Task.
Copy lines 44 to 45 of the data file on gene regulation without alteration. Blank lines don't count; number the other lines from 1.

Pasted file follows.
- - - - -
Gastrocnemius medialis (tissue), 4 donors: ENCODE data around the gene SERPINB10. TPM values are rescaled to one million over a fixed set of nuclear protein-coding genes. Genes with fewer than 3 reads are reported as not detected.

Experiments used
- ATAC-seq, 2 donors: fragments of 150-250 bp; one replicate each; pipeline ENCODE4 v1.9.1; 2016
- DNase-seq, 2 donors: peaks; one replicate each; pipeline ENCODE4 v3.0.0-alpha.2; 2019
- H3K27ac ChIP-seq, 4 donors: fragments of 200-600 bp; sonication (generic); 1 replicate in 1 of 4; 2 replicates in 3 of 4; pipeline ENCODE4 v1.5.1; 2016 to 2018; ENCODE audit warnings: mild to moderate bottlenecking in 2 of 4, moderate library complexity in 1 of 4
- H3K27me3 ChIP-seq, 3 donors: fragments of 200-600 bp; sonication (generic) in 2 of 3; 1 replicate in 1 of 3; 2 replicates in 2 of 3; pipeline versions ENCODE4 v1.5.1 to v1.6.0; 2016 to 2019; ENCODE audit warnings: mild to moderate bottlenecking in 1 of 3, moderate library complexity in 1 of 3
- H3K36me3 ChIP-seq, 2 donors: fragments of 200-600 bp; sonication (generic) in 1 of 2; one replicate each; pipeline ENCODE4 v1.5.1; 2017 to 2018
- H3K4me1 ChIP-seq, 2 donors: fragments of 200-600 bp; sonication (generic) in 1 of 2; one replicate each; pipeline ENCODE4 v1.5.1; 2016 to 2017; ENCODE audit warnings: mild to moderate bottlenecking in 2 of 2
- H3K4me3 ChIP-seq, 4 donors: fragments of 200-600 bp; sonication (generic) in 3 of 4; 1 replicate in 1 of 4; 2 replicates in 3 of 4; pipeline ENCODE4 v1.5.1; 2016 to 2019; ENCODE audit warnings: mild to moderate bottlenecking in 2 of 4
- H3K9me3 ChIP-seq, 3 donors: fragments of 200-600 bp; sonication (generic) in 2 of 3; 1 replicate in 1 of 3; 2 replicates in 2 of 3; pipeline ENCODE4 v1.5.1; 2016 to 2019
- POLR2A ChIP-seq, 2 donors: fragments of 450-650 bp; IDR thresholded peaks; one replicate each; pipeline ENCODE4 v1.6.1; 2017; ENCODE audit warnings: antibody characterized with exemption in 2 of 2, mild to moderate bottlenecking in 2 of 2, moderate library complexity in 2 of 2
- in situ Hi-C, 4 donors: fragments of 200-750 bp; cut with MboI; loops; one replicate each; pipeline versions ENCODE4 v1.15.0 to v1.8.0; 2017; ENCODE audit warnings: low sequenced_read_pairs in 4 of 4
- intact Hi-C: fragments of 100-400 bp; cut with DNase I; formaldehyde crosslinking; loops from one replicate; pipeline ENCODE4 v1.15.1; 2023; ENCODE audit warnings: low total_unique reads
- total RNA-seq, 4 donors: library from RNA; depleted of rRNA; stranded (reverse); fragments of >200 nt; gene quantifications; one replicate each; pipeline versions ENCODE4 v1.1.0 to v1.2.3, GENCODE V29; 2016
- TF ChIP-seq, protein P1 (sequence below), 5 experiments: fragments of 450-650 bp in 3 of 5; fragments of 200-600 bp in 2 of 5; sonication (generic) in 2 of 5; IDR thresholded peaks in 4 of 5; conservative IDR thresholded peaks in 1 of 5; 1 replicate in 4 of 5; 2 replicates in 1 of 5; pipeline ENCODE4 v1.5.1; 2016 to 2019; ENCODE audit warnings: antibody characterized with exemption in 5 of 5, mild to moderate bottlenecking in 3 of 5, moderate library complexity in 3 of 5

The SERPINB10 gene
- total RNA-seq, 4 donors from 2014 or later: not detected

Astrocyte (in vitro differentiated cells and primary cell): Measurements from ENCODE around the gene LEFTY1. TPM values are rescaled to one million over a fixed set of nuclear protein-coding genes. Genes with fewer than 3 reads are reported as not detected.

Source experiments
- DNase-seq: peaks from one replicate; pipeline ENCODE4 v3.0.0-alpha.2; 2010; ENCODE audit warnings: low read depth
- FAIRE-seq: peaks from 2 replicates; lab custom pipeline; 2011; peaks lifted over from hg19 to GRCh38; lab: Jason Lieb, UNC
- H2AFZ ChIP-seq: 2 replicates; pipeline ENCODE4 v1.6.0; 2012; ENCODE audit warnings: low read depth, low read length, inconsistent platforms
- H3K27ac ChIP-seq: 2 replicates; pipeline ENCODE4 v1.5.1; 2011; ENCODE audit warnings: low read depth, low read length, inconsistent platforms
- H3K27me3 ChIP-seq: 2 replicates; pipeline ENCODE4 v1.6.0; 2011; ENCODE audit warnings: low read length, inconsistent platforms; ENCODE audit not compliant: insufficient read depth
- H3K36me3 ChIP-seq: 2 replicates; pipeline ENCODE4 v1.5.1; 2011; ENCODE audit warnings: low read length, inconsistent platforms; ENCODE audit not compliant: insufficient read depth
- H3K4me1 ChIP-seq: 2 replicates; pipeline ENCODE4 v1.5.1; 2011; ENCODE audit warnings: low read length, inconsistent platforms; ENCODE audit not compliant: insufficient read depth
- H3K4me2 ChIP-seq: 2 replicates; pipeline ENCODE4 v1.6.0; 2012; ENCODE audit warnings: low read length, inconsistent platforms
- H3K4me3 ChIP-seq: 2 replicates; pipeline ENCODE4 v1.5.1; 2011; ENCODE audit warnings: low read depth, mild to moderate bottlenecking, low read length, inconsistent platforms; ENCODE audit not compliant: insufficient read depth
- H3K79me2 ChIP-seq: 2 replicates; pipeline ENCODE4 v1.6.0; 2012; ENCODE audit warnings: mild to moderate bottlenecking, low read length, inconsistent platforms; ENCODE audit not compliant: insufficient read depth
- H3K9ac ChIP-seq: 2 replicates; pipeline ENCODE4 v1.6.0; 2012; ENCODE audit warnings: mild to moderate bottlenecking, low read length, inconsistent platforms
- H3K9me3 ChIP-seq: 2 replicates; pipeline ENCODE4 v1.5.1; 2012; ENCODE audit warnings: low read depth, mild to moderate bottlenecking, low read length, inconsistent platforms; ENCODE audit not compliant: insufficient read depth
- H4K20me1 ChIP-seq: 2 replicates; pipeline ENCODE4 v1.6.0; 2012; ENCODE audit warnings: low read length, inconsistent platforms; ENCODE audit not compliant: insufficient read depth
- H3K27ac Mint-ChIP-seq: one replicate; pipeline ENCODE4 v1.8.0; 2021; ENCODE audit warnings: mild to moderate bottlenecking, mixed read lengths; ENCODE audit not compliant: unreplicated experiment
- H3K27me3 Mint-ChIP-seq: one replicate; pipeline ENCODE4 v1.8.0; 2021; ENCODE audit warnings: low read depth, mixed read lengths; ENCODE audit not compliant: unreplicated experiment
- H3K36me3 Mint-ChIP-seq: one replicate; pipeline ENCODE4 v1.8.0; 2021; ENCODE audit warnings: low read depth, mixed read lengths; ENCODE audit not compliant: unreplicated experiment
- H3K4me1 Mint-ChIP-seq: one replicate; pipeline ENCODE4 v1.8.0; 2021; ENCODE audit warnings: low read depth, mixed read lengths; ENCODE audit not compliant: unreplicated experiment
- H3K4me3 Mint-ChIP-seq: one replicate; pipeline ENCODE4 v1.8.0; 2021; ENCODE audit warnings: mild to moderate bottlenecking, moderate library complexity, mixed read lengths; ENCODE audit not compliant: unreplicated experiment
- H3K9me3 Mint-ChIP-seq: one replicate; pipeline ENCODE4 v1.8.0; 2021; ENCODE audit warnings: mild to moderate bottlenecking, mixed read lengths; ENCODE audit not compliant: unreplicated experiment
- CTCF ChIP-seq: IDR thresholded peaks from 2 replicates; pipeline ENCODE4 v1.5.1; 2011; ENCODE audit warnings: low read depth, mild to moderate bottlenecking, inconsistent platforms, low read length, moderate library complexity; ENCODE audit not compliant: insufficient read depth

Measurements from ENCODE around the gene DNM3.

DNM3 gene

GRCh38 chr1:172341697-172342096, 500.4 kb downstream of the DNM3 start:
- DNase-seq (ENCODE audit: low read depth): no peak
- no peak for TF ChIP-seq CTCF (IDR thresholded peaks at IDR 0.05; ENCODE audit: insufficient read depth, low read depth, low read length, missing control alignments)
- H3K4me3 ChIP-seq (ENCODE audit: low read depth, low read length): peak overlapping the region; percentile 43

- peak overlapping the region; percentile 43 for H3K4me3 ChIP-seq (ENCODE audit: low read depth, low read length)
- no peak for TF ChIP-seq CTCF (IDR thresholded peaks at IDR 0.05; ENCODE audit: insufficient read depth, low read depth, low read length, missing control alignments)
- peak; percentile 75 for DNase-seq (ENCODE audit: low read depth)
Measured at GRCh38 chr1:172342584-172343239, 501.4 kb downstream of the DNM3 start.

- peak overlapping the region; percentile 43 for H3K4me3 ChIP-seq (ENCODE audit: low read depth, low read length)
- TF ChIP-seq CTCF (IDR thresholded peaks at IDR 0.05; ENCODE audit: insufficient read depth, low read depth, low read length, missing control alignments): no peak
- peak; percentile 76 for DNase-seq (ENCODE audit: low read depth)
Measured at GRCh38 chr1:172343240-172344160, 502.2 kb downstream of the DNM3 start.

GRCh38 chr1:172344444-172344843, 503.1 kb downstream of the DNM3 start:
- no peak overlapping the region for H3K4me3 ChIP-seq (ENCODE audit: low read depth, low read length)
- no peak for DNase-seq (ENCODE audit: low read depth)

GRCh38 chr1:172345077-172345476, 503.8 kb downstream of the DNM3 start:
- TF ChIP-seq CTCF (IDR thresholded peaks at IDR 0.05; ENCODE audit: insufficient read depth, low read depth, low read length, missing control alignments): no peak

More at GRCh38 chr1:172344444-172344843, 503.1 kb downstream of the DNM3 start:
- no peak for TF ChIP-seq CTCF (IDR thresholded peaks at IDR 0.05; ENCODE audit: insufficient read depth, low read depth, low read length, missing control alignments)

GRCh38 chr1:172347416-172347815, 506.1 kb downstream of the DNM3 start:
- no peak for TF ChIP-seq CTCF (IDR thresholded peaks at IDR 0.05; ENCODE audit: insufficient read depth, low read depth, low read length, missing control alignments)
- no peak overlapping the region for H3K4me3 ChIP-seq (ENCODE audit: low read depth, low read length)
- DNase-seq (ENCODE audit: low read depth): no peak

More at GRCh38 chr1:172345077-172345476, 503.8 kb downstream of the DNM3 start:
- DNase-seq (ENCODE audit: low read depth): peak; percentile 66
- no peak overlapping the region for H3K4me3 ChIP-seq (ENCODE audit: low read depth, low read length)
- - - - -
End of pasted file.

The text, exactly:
- no peak for TF ChIP-seq CTCF (IDR thresholded peaks at IDR 0.05; ENCODE audit: insufficient read depth, low read depth, low read length, missing control alignments)
- H3K4me3 ChIP-seq (ENCODE audit: low read depth, low read length): peak overlapping the region; percentile 43